Sunday, August 25, 2013

My Not-So-Epic Graduation

Thirty-five years ago today, I was awarded my degree as a Bachelor of Science in Design from the University of Cincinnati. Looking back on that evening, I can still remember ... how little there was to remember.

I had made a decision during my junior year, in lieu of any prospect of an academic minor in multimedia, to enroll in two film classes. One was a "Film Design" class in my own graphic design department, the other was an "Introduction to Film Production" course taught by the fine arts department. In the former, I did an animation in Super 8 format, while the latter was more ambitious, requiring a one-minute live action or animation piece in 16mm. I got an A in the fine arts class, but the sum total of workload was more than I could handle, and my academic advisor allowed me to take an incomplete with two of my courses. The price of the department's indulgence came a year later, when I did not graduate with the other twenty-six students in my graphic design class, but had to finish during the summer quarter.

We assembled on that August night in the basketball arena on campus. There was the usual jocularity amongst the tasseled masses, of course, to listen to a keynote speaker whose name I forget to this day. (My already-departed classmates were treated in the spring to the "boy mayor" of Cincinnati, one Jerry Springer. I met him once. He was just as obnoxious back then.) At the end of the proceedings, we were to line up and receive our degrees. It was then that the students from the College of Design, Architecture, and Art, were directed the other way, to the back of the room, where a folding table was being hastily assembled for the dean of our college, who arrived with an assistant, each of them carrying a cardboard box. Our names were called, and we received our "sheepskins" in about as unceremonious a fashion as one could imagine.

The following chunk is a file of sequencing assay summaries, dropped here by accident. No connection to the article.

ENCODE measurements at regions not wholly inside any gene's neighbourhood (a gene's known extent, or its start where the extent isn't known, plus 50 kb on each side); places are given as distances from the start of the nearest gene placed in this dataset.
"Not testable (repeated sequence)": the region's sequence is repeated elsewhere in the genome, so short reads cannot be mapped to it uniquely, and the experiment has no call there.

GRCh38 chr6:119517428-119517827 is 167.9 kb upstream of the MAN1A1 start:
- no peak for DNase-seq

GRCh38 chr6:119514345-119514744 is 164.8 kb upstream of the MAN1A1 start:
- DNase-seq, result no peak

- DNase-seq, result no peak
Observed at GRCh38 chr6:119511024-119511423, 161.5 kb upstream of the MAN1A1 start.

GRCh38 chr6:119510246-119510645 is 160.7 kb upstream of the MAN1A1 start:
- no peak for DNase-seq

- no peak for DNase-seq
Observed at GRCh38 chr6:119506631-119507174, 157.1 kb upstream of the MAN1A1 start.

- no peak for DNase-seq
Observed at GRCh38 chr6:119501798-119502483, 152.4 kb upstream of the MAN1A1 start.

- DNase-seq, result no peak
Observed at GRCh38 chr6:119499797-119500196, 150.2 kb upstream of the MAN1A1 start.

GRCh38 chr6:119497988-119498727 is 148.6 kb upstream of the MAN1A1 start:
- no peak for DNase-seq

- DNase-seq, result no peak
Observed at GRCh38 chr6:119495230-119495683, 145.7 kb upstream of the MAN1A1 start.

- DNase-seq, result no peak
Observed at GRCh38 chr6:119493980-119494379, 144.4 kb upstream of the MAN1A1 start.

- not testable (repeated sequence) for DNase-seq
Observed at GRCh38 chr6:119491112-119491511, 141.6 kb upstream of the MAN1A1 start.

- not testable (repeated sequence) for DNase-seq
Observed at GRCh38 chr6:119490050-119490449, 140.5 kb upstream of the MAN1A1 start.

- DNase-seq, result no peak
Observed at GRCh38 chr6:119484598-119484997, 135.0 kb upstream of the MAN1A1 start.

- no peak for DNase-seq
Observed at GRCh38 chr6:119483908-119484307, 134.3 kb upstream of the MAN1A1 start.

When it was over (such as it was), I met my brother Steve and sister Mary, and we headed uptown to Pleasant Ridge, to my Aunt Marge and Uncle Bill's place on Grand Vista Avenue. Their house was just down the street from where a scene from "Rain Man" was shot in 1988 starring Tom Cruise and Dustin Hoffman -- yeah that's it in the picture -- but that's another story. Anyway, we arrived at the porch, and Mom came out. That's when ...

She hugged me and gave me a kiss on the cheek.

Now, Mom's parents were not much with familial affection, especially Grandpa, not because they were cold, but it was just their way. It tended to rub off on Mom. In fact, Dad tended to be more affectionate towards us kids than Mom. The thing is, she had never done that before that I could remember, and I don't know what I did to make her start then and there.

It certainly wasn't relief that the expense of college was over. I paid half my way through college through my internships, and Dad financed the other half. While other kids went to Florida on spring break, I spent my breaks doing production work for a free-lancer named Tom Newsome. He taught me a lot that I didn't learn in school. I also got to be a teaching assistant that summer, in lieu of Independent Study. I learned a lot there too, like how being a teaching assistant wasn't all it was cracked up to be. I put my plans for graduate school aside.

And with that, the tradition of an anticlimactic college graduation was begun, one continued by my son Paul earlier this year, when he graduated fere cum laude from the ├╝ber-prestigious Savannah College of Art and Design in Atlanta, with a 3.4 grade point average. Naturally, he carried the tradition a step farther than me. he didn't bother showing up. (My GPA was 3.0, by the way. Don't ask.)

At the end of the day, I might have been better off considering the experience I gained from both the delay, and the circumstances that caused it. I was aspiring to a specialty that was yet to be invented, one that I only could conceive in vague terms, and would only be realized with the advent of the personal computer, the graphical user interface of the Macintosh, and the advent of the internet. With a bit more nerve, I could have been Nick Selby before there was a Nick Selby.

But that's another story too.

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